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Why is it important to speak to my doctor about Medicare?

[x_blockquote cite=”Noreen (Jonesboro, AR)” type=”left”]Dear Marci,

I just turned 65 and don’t feel like I know very much about what’s covered and what’s not covered under Medicare. How can my doctor help me get the services and care I’m entitled to receive, and how can I be sure her recommendations are in my best interests?


Dear Noreen,

Your health care provider is a good source of information about Medicare and key beneficiary services. Speaking with your doctor is an opportunity for you to guarantee that you get every Medicare-covered benefit you are entitled to at the lowest cost. For example, attending your Welcome to Medicare Visit or Annual Wellness Visit and speaking with your doctor about the preventive services you could be eligible for in the coming year helps ensure that you can access free Medicare-covered screenings, counseling, and interventions as appropriate.

You have the right to seek a second opinion or the advice of a doctor other than your regular provider regarding procedures that you are not positive that you need. A second opinion is when a doctor other than your regular doctor gives his or her view about your health problem and how it should be treated. Medicare will pay for you to get a second opinion if your regular doctor recommends that you have surgery or a major diagnostic procedure. A diagnostic procedure – like a mammogram or colonoscopy – is used to help diagnose a disease or condition.

If your doctor says you need surgery to diagnose or treat a problem that isn’t an emergency, you should consider getting a second opinion. A third opinion may also be covered by Medicare if the recommendations of the first and second providers differ regarding the need for surgery. The second and third opinions will be covered even if the surgery or other procedure is not covered by Medicare. If you want a third opinion but the first and second opinions were the same, you may be able to see a third doctor for a “confirmatory consultation.” Medicare may cover the consultation if the third provider submits a claim using the right code and writes in your medical record that the services provided were reasonable and medically necessary. (Find out how to make sure your doctor provides the best possible care).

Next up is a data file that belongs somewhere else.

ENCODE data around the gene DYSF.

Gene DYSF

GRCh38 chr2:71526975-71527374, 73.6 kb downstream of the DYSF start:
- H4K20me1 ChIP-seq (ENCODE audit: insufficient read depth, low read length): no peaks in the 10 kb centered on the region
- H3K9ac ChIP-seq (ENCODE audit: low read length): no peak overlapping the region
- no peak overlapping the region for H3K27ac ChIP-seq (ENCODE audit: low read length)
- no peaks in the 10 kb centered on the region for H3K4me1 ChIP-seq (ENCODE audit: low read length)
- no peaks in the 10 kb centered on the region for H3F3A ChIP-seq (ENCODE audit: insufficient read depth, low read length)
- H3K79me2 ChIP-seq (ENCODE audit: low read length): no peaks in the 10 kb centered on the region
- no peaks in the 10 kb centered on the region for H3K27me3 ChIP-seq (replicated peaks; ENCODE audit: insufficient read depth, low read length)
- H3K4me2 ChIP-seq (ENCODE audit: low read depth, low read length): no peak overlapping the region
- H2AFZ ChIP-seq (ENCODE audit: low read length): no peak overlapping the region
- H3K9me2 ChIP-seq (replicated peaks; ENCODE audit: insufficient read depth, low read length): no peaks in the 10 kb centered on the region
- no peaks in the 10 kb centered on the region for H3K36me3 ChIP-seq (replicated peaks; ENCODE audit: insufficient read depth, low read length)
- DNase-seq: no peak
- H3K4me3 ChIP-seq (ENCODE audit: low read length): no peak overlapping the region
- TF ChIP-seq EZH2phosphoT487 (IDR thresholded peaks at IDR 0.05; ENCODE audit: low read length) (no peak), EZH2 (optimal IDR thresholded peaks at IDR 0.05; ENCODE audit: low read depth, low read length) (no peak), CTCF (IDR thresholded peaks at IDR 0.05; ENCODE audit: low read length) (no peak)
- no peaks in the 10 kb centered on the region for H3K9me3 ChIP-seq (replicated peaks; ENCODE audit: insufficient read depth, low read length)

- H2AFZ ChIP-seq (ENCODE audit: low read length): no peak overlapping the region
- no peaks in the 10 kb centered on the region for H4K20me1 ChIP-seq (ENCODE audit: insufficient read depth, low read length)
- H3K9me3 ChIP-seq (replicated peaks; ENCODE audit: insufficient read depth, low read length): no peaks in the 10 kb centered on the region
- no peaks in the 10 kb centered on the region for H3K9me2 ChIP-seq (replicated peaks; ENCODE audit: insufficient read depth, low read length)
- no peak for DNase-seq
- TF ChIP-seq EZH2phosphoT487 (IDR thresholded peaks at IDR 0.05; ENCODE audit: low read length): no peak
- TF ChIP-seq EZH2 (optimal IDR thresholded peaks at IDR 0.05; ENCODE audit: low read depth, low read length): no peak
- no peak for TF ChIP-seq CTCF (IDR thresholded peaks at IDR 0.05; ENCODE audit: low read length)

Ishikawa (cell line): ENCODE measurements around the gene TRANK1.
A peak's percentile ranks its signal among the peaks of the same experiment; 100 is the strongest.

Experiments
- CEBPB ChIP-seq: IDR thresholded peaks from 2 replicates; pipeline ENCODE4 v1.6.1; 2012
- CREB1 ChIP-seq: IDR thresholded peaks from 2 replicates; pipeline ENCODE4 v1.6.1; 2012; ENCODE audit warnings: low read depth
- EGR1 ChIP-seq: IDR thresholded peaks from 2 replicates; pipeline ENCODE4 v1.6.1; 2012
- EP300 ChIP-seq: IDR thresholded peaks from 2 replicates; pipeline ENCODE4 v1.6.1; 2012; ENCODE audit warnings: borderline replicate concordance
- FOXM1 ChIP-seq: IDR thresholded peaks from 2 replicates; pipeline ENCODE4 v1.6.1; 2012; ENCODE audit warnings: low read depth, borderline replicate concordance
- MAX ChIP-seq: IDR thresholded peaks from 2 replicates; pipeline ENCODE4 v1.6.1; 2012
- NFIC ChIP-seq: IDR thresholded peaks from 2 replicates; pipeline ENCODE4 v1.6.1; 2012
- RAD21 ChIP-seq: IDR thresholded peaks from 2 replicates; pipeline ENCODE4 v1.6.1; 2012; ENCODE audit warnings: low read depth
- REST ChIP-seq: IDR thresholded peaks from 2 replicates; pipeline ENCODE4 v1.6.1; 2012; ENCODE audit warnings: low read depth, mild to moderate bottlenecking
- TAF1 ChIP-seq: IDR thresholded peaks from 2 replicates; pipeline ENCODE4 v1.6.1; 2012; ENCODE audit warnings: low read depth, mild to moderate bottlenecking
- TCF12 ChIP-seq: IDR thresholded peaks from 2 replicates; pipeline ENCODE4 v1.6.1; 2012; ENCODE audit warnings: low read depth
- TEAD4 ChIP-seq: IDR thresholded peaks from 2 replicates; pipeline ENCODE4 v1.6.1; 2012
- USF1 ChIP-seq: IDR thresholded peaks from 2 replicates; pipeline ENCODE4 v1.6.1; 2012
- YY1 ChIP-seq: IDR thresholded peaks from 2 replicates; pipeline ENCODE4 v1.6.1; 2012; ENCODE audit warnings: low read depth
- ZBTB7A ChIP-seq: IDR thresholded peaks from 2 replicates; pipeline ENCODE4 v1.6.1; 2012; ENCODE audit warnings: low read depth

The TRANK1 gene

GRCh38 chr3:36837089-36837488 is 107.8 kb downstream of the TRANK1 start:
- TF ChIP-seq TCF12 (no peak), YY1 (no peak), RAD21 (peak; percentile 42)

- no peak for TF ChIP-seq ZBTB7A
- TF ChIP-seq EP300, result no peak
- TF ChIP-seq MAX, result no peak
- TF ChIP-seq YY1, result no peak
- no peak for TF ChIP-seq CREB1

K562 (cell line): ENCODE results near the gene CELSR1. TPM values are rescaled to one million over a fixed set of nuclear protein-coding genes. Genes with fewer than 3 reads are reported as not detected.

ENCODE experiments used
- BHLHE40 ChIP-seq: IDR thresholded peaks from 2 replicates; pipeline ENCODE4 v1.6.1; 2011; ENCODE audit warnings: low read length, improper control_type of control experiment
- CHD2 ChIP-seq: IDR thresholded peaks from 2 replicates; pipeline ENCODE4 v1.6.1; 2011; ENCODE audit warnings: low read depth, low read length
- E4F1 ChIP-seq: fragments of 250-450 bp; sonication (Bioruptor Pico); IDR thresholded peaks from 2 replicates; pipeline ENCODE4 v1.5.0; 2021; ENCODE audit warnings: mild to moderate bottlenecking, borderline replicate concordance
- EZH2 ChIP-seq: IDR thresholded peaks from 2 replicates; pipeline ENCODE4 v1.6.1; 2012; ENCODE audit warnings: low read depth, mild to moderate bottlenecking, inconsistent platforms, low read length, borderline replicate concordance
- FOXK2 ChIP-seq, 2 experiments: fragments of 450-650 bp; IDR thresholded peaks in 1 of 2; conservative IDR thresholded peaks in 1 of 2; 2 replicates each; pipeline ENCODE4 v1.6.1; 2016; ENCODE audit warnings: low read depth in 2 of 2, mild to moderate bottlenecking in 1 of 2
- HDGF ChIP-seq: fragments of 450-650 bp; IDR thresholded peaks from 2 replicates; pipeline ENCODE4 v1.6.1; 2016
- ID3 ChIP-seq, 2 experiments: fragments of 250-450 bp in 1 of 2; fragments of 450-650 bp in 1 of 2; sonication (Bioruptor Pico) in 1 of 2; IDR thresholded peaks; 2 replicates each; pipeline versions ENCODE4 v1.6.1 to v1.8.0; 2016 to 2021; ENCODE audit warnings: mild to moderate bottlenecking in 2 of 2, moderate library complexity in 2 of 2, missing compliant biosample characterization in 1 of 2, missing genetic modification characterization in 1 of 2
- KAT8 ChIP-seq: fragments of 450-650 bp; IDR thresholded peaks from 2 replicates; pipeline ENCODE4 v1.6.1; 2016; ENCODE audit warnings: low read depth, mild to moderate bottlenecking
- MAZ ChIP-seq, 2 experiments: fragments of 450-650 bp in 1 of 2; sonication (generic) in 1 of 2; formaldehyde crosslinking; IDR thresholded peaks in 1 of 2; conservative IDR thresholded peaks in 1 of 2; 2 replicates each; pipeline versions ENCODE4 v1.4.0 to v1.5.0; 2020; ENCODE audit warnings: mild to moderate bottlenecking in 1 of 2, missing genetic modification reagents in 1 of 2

• If you are in a Medicare Advantage Plan, your plan may have different rules about second and third opinions. Call your plan to learn the rules for getting second opinions.
  • Medicare does not pay for surgeries or procedures that are not medically necessary, like cosmetic surgery. (Learn more about what is not covered by Medicare.)
  • Do not wait for a second opinion if you need emergency surgery. Some types of emergencies may require immediate surgery, like appendicitis, blood clots, aneurysms, or accidental injuries.

Having an open dialogue with your providers and their billing offices also creates the space for you to ask questions about services you see on your summary of medical claims. If you are unsure about a claim on your summary of health services, always take that question to your doctor for an explanation.

Noreen, here are some tips for communicating with your doctor that will be helpful as you begin your first year of Medicare coverage.

– Marci  

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